“Each leaf, of oak and ash and thorn, is a unique embodiment of the pattern, and for some this very year may be the embodiment, the first ever seen and recognised, though oaks have put forth leaves for countless generations”
J.R.R. Tolkien, Tree and Leaf
These days I’ve noticed a curious teleological bent to the questions I am asked about being a musician. It strikes me that most occupational confessions are received with a calmer ontological certainty. If at a dinner party you are quizzed, “What do you do?” and reply, “I’m a teacher/plumber/IT technician/circus clown/lawyer”, chances are you won’t be met with a barrage of follow ups questions as to why you do that [except for the circus clown of course. That one’s a doozy]. If, on the other hand, you confess to making music, you more often than not have to be prepared to offer an apologetic for this foolish act.
People wanna know why? What’s the point? Why make a record? What do you want to happen with it? Or there are assumptions made about glamour and fame. Do you want to be famous then? Do you want to get rich then? You must want to give up your day job and go tour the world right? You need to satisfy that nagging narcissistic impulse? Feed the ego?
Not really. I just like music.
I don’t claim this exclusivity for music. I am sure other creative industries are met with similar [well meant] interrogations. The unnerving thing though is that it does end up making me wonder why on earth I do make music. This world is already saturated with sound. Pretty much every recording ever set into wax, metal, shellac, polyvinyl, magnetic tape or disc can now be lasered directly into our earholes with the click of a button. Every single day, thousands of new recordings are made available through the behemothic music library that is Spotify. Someone once told me that you had to be alive in the fifteenth century to realistically have a chance of reading every book ever written. Ever since then it’s gonna be a selected highlights list at best. I’m confident that a similar threshold was long ago crossed in the world of recorded music; probably well before music was even digitalised. So if people don’t even have the time to listen to music, why even bother? Why feed the folly?
I don’t have a satisfactory answer to that question, other than to say, “Because music is my favourite of all the things.” Creativity needn’t be justified. It is the outpouring of life itself. For most- if not all- children, the act of creation is innate. It would be pretty messed up [on a number of levels] to ask of little 3-year old Johnny when he brings his kaleidoscopic smears of hallucinogenic paint home from nursery, “What did you do that for you little shit?” Yet at a certain age, that intuitively spontaneous language of joy morphs into an eccentricity that appears to require some kind of explanation. Particularly if your faltering and flawed efforts have the misleading sheen of professionalism or the semblance of competence. Then the meta-modern philosophers of East London mingle inquisitive curiosity with sinister arboreal allegories. If a tree falls on an independent musician in an empty forest, does anyone hear their anguished screams as they bleed out in nihilistic [albeit tuneful] agony?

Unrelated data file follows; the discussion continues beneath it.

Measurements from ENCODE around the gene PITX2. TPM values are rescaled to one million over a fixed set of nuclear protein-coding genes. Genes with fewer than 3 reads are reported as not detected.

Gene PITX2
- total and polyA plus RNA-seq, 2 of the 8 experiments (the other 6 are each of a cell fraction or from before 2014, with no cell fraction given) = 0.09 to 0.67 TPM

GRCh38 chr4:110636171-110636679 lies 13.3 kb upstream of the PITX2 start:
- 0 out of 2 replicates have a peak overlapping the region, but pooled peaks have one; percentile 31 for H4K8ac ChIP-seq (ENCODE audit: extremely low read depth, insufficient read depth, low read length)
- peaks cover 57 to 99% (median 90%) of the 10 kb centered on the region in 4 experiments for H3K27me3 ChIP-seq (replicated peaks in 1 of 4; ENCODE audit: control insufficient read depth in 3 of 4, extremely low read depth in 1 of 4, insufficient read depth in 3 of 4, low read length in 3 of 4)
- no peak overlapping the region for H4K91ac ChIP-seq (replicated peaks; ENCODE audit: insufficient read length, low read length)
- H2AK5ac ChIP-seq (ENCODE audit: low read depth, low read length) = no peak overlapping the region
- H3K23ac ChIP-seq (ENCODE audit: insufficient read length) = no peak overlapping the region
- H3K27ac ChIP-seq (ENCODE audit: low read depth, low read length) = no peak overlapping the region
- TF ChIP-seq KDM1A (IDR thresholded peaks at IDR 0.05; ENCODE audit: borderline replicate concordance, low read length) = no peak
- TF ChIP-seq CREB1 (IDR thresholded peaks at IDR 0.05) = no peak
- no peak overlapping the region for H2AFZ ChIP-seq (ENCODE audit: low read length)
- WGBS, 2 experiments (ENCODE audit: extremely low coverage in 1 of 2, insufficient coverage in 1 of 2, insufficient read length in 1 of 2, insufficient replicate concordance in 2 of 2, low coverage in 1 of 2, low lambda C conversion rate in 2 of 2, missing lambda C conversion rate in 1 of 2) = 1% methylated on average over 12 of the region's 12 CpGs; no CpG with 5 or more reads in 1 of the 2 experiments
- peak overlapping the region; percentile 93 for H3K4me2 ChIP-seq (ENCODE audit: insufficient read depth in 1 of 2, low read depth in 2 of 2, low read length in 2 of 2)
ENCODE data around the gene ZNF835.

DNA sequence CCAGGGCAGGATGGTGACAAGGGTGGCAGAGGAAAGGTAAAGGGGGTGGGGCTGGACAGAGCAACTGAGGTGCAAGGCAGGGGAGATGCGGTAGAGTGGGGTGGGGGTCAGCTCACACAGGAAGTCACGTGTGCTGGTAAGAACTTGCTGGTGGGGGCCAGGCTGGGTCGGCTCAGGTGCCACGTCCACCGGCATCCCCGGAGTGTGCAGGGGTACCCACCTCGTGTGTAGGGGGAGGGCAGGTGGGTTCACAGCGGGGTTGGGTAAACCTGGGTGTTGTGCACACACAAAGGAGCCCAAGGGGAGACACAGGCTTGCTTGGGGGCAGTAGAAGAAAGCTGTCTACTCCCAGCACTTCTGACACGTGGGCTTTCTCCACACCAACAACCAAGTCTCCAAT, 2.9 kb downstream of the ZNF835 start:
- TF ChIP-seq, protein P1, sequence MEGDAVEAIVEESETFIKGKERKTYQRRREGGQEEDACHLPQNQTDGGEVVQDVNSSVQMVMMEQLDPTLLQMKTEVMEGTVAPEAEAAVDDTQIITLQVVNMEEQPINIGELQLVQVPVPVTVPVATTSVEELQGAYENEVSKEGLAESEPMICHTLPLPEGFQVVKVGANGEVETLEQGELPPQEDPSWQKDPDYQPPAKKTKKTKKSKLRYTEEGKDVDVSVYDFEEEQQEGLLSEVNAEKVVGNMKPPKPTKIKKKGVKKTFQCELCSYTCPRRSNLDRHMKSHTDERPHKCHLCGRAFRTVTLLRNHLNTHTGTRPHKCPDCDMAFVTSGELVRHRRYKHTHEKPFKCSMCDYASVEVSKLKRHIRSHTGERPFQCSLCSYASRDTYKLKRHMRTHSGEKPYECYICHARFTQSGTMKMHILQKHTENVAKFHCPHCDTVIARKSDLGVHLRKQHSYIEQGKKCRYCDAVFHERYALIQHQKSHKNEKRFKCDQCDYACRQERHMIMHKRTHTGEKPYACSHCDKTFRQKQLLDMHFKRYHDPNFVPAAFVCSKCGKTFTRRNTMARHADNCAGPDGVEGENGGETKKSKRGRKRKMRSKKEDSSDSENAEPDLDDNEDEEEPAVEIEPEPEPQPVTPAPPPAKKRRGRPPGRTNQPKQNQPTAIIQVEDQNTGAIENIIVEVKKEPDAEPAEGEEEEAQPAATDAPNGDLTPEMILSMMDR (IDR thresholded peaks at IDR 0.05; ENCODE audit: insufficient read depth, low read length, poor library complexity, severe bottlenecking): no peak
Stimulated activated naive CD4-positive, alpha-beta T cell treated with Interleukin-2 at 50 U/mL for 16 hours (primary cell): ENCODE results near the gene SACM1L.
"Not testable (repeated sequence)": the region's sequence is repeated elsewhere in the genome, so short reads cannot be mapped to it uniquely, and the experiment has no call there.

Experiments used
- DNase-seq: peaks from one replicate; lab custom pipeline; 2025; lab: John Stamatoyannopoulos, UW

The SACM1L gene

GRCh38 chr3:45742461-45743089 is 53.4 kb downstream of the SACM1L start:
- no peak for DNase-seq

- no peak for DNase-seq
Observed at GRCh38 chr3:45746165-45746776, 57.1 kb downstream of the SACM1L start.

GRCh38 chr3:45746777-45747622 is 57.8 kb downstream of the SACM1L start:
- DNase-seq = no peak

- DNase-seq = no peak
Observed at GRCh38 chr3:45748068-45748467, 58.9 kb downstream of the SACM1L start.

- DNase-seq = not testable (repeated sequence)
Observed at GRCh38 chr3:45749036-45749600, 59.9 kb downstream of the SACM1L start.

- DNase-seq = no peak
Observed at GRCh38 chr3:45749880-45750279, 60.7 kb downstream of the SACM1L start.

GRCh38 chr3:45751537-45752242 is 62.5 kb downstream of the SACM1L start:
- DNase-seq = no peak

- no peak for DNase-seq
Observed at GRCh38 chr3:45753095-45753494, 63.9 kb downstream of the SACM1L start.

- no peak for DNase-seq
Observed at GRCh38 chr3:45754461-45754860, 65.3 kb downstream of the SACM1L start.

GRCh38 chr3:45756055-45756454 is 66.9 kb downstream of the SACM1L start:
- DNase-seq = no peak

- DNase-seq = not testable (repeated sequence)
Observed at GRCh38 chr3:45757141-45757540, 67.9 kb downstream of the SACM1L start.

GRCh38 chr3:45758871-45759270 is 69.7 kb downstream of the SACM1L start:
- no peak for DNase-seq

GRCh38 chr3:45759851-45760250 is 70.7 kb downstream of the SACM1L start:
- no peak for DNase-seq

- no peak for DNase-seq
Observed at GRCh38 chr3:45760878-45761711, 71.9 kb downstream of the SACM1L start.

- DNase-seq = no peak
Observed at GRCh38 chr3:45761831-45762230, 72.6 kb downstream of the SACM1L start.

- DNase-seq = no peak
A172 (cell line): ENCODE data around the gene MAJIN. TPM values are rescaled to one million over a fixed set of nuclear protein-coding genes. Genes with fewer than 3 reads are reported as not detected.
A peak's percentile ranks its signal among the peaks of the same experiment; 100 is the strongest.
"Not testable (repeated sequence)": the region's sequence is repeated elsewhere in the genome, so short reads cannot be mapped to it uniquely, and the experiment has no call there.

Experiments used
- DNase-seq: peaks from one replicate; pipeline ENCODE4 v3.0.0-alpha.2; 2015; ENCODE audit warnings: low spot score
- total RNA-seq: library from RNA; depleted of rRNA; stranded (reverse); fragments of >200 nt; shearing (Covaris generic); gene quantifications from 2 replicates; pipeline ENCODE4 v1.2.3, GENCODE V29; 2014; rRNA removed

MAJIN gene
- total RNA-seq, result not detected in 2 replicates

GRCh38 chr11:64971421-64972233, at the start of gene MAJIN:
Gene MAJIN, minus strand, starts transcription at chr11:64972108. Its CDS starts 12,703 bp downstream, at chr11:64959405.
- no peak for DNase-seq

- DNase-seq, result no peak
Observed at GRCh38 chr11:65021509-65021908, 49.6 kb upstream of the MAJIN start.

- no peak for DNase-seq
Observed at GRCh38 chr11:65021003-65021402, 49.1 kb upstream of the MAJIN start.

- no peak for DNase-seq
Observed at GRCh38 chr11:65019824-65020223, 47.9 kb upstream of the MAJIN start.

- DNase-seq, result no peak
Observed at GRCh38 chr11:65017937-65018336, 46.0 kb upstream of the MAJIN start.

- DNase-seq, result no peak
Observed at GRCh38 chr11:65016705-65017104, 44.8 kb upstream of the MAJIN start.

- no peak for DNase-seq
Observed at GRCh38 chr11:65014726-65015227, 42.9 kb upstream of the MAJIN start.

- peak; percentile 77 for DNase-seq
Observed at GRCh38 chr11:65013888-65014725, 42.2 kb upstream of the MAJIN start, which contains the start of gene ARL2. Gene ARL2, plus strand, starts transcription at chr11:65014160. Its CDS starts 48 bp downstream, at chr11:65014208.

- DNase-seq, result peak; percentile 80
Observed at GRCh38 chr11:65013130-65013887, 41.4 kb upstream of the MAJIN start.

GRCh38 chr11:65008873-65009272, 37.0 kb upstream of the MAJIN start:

I believe that a song will always have intrinsic beauty, a worth and a dignity that stands regardless of it being heard. As Tolkien notes, “inevitably the myths woven by us, though they contain error, will also reflect a splintered fragment of the true light.” That said, songs are ultimately communicative acts and so are most fully realised in their hearing. At it’s most basic, communication can be distilled into the forming of communicative intent, message composition, message encoding, transmission of signal, reception of signal, message decoding and finally the interpretation of the message by the recipient. [Thank you Wikipedia]. An unheard song truncates this chain somewhere along the encoding/transmission link. Which can be a little forlorn or perhaps romantic depending on how you look at it.
This is why it is such a joy and honour to be given the opportunity transmit more widely on the radio and interweb. Not for fame or notoriety, but for a broader ‘transmission of signal’ and the greater chance for a song’s subsequent reception, decoding and interpretation. This past week Tom Robinson has played my track Bone China Saviour a couple of times on BBC 6 Music. Which has been terribly exciting for me. On Saturday night I was fortunate enough to be featured in a show alongside genuine heroes of mine; Sufjan Stevens, Philip Glass and The Magnetic Fields to name but a few. Tom Robinson is one of a rare breed [along with the late John Peel and the great Bob Harris]; a DJ (and musician) with real clout who genuinely champions unsigned independent music outside of the mainstream with generosity, grace and flair. I am entirely grateful for his existence and encouragement. Long may he continue showcasing these beautiful leaves to the world, gorgeous in their ancient newness, endless reiterations of the divine pattern of human life.